Alan Stern, the lead scientist on the New Horizons mission, defended their use of the name.

“I think New Horizons is an example, one of the best examples, in our time of raw exploration, and the term Ultima Thule—which is very old, many centuries old, possibly over 1,000 years old—is a wonderful meme for exploration,” Stern said at a press conference after the flyby. “And that’s why we chose it. And I would say that just because some bad guys once liked the term, we’re not going to let them hijack it.”

Words are malleable in this way, and language once used to disparage and discriminate can be reclaimed and repurposed. Taking back a phrase with negative associations is a form of power, especially when the shift is led by people that a slur once targeted. And perhaps Stern would have a stronger case if the negative valence of Ultima Thule had faded over decades, and the “bad guys” were a thing of the past. But Nazis and white supremacists are not yet confined to history books; they can still be found today in 4chan message boards or street protests in Charlottesville, Virginia, and even in European parliaments.

In the scientific community, Ultima Thule is officially called (486958) 2014 MU69, a designation generated from standard naming practices for distant space objects. A small, icy object 4 billion miles from Earth, it is shaped like a snowman and flat as a pancake, with a rich texture and no atmosphere. After NASA selected it as a flyby target, the agency decided to give the object a spicier nickname and asked the public to send nominations online and vote. NASA does this pretty often, for all sorts of targets and missions.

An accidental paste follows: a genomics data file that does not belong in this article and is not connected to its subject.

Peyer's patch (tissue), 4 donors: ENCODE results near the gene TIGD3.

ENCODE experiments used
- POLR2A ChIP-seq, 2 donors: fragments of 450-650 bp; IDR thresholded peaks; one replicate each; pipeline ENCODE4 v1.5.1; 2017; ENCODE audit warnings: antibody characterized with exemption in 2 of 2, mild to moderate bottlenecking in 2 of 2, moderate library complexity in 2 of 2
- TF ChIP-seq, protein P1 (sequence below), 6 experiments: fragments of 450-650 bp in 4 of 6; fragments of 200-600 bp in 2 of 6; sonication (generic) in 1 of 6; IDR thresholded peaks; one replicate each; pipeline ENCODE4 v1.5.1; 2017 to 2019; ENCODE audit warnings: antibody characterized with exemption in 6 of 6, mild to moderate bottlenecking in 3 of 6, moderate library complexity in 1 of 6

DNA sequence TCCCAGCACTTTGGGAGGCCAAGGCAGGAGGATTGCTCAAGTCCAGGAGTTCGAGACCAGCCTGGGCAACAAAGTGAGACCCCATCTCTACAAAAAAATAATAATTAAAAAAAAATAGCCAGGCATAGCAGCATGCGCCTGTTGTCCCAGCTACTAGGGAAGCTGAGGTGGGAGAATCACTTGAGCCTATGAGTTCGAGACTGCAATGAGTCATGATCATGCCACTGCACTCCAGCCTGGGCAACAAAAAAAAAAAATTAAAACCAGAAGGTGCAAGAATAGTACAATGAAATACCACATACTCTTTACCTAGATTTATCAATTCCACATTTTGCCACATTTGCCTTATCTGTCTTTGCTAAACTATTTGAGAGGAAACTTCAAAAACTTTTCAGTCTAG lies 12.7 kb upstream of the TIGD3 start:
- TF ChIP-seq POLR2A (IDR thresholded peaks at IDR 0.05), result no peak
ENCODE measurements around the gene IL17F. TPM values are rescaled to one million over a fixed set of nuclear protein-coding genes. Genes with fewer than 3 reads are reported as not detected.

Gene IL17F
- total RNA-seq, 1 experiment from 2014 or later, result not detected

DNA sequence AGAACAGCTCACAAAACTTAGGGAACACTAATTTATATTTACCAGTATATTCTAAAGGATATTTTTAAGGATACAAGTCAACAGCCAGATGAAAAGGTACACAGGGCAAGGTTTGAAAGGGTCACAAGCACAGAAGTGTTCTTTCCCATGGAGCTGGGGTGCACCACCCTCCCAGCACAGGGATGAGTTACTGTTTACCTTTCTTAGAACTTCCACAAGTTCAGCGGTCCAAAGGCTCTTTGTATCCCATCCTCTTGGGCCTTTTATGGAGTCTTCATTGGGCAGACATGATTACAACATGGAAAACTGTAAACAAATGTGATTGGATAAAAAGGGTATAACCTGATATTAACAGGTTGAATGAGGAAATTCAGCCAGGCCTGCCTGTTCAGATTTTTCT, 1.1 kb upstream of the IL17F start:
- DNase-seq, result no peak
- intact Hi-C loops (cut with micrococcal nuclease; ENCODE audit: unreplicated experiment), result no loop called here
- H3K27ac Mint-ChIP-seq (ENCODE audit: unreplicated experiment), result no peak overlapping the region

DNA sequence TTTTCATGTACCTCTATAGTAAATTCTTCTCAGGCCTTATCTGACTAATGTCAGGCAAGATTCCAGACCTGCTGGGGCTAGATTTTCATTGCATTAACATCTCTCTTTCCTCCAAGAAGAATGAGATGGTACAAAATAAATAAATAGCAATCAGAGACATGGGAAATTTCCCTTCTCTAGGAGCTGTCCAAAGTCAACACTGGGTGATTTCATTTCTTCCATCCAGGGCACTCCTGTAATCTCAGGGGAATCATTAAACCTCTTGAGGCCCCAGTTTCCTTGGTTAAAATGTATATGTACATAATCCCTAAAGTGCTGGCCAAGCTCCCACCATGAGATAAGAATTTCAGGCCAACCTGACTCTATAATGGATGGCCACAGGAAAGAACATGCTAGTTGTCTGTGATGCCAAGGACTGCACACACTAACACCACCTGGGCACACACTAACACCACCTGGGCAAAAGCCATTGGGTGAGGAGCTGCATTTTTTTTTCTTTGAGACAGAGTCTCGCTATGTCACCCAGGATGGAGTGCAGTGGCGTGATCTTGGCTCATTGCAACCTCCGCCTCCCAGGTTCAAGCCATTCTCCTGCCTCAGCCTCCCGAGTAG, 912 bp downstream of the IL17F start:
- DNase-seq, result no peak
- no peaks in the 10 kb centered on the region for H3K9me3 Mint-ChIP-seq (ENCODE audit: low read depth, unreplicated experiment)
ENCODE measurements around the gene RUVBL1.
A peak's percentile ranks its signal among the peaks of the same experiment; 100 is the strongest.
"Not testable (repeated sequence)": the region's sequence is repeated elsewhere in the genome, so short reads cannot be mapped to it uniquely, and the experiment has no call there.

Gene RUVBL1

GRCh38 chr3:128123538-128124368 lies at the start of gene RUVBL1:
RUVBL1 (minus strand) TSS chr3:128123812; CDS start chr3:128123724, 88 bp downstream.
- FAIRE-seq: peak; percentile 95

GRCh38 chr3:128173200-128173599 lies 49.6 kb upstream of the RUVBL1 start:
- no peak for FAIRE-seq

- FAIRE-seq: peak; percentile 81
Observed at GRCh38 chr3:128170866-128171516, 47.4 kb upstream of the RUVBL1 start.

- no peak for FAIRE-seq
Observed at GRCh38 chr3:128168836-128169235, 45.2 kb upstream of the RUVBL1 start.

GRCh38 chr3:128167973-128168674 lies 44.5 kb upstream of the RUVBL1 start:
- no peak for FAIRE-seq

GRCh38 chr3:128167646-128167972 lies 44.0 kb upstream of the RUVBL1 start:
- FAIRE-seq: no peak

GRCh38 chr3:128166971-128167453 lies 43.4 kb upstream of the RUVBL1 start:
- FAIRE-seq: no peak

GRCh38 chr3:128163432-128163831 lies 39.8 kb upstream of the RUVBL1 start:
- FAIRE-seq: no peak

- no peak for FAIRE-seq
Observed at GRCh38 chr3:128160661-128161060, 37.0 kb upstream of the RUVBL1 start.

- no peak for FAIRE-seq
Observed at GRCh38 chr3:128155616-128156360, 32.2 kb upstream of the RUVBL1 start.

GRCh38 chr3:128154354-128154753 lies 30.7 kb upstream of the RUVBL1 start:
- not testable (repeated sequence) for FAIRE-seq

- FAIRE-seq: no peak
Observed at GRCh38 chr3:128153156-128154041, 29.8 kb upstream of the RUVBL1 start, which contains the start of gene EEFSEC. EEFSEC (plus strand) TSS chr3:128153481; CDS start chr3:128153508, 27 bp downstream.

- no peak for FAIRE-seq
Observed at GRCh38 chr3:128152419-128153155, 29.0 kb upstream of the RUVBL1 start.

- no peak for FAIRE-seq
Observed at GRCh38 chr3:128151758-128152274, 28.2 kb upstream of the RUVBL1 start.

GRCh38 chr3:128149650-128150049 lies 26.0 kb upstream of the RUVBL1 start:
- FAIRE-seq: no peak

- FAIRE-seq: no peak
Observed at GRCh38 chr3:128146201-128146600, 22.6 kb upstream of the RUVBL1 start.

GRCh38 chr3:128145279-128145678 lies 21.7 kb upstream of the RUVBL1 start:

“Nomenclature is an important way of communicating from scientists to the nonscientific public, and how we choose names, what we choose to name, is a sign of what we think is important or interesting or exciting,” says Keith Noll, a planetary astronomer at NASA.

Ultima Thule placed seventh. (Mjölnir, the hammer of the mythical god Thor, was first; I blame Thor: Ragnarok, which premiered a month before the poll opened in 2017, for this.) “I had never heard the term Ultima Thule before we had our naming campaign,” Mark Showalter, a planetary astronomer at the SETI Institute and the New Horizons scientist who led the process, told Newsweek last year.

Showalter uncovered the Nazi associations as he went through the list, Bartels reported. But he and other scientists liked the original meaning of Ultima Thule, and it seems that the term’s long, dreamlike history outweighed the more recent, troubling connotations. “‘Beyond the limits of the known world’—that’s such a beautiful metaphor for what we’re doing this year,” he said to Newsweek. (Showalter did not respond to requests for an interview.)